Nearly a quarter of businesses say they have already been negatively affected by the ongoing rail blockades, while another 48 per cent expect they will feel the impacts soon, according to preliminary data from a new survey by the Canadian Federation of Independent Business (CFIB). Affected businesses report they have lost an average of $60,000 since the start of the blockades.
“The continued disruption of rail service is quickly becoming a crisis for small businesses,” said CFIB president Dan Kelly. “Many business owners across the country are telling us they have already had to suspend operations, lay off staff or ration supplies. Many are in danger of losing important contracts to other international competitors and they worry about how this will hurt their reputation with clients going forward. While there are no easy answers to this complex issue, the risks of inaction are significant too.”
Many small businesses depend on rail service to receive supplies and get their products to market. They typically have limited resources and cash reserves to weather a prolonged service interruption. In fact, 62 per cent say they are very worried about the impacts of the blockades on their business. Nine in 10 business owners say that the federal government should make it a priority to work with the provinces and law enforcement agencies to ensure rail service is resumed.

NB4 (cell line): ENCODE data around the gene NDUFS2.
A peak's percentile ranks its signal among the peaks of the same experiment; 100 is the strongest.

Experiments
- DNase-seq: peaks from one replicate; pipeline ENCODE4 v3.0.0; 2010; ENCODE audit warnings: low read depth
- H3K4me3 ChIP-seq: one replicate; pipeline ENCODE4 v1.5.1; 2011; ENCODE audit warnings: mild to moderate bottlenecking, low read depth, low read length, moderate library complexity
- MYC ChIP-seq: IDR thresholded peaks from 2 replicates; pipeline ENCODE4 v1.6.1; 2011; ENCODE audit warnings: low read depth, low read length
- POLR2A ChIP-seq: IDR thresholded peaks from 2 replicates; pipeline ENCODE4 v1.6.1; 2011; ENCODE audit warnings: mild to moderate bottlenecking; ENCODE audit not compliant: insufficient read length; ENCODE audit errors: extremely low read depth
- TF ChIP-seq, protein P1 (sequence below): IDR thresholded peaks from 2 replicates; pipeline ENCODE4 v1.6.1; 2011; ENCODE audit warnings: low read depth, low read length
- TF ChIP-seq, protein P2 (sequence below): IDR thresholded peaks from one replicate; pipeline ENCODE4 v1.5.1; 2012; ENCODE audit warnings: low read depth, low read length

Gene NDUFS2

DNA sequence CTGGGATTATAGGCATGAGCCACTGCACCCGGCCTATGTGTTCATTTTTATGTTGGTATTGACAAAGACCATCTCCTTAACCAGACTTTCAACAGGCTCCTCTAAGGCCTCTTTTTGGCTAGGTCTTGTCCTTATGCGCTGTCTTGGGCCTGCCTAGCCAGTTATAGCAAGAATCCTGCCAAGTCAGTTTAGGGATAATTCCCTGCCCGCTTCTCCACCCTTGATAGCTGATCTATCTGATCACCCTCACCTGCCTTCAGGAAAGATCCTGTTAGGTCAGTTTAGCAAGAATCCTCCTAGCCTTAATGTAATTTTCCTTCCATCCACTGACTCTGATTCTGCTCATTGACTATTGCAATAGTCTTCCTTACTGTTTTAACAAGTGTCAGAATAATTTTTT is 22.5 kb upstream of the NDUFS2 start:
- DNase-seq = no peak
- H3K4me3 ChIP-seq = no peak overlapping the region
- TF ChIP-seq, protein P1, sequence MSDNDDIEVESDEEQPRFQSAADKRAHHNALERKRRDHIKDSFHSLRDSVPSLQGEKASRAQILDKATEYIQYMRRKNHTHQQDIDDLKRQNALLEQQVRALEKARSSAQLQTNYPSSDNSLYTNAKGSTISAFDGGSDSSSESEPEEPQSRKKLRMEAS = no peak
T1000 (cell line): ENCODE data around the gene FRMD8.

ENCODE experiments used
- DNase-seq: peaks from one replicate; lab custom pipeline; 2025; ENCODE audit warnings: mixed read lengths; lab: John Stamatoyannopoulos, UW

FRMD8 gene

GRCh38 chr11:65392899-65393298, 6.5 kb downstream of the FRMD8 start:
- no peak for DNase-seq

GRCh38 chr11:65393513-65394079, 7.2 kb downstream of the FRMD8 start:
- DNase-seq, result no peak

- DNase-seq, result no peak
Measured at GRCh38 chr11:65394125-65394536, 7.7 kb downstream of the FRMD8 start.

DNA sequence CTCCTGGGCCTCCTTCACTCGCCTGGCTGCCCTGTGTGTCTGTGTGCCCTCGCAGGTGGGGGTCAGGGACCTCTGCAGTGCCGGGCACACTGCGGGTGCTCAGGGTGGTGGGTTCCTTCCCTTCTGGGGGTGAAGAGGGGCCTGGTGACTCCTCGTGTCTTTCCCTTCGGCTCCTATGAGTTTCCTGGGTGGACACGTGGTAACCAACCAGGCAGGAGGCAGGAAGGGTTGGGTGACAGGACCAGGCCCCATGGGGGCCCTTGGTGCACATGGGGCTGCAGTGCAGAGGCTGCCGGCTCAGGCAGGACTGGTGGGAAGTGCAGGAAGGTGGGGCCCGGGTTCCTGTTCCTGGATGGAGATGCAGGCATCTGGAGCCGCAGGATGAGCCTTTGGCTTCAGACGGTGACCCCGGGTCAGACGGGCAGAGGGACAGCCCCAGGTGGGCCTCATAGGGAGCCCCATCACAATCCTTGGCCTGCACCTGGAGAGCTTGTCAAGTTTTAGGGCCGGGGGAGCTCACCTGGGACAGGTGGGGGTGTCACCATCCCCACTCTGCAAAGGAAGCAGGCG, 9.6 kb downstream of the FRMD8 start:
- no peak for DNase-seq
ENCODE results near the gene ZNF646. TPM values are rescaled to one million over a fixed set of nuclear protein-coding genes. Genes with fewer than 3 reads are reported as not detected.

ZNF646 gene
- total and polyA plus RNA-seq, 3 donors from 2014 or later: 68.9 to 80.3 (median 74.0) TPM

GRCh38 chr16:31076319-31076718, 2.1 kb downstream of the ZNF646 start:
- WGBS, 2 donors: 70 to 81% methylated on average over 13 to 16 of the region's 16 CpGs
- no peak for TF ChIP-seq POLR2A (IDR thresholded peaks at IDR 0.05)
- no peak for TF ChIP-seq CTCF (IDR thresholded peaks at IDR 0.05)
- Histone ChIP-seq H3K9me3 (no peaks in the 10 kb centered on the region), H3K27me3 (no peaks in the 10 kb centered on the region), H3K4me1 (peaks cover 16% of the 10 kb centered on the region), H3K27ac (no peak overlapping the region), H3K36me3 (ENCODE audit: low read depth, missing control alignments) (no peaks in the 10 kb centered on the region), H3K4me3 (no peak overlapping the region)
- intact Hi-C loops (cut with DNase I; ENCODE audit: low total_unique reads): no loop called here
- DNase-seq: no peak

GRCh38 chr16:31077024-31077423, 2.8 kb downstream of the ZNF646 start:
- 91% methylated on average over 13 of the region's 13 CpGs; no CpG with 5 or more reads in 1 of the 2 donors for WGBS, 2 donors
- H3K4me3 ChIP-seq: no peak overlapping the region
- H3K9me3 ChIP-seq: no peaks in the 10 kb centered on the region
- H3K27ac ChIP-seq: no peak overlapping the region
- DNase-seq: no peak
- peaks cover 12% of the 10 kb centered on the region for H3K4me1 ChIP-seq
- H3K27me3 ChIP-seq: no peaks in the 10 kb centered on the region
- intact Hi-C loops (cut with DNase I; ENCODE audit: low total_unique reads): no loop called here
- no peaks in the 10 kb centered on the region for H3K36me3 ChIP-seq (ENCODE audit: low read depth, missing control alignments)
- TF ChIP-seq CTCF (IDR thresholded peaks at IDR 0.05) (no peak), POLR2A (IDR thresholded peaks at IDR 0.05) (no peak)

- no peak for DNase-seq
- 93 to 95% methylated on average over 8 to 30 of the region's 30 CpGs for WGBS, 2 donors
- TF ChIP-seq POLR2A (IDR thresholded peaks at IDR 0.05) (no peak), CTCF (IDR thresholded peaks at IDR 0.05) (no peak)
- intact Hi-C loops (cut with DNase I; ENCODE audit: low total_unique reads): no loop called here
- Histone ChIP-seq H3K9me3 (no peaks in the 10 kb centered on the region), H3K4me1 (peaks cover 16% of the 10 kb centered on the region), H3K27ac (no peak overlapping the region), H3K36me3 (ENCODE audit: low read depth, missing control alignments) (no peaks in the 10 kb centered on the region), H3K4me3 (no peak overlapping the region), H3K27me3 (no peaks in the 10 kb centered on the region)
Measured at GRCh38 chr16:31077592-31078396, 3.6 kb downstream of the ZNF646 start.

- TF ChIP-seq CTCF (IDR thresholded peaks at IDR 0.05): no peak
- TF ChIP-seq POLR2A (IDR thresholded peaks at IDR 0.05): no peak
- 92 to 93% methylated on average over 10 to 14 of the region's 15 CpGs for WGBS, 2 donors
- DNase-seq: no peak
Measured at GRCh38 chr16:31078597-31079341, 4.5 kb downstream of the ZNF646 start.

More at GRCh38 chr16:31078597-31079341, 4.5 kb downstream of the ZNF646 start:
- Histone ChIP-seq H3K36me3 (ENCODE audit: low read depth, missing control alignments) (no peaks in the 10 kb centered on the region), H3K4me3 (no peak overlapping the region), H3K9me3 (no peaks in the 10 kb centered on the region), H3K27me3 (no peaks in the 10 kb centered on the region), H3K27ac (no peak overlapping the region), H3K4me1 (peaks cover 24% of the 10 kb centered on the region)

“This situation could have consequences for small businesses and Canada’s economy as a whole that extend well beyond the blockades,” added Laura Jones, CFIB’s executive vice-president. “In addition to being concerned about their own reputation, 90 per cent of business owners are telling us they worry about how the blockades will affect investor confidence in Canada.”
In terms of sectors, agriculture has been hardest hit, followed by wholesale, natural resources, transportation and manufacturing. But all sectors and all provinces report significant negative impacts, including 23 per cent of retailers affected by the blockade.
The survey was sent to business owners on February 21 and is still open. CFIB received 6,802 responses and over a thousand examples of how the blockades are hurting individual businesses.
“Ultimately, Canada needs a clear path forward to balance economic development, environmental policy and Indigenous land rights to avoid repeating this situation and restore investor confidence,” concluded Kelly.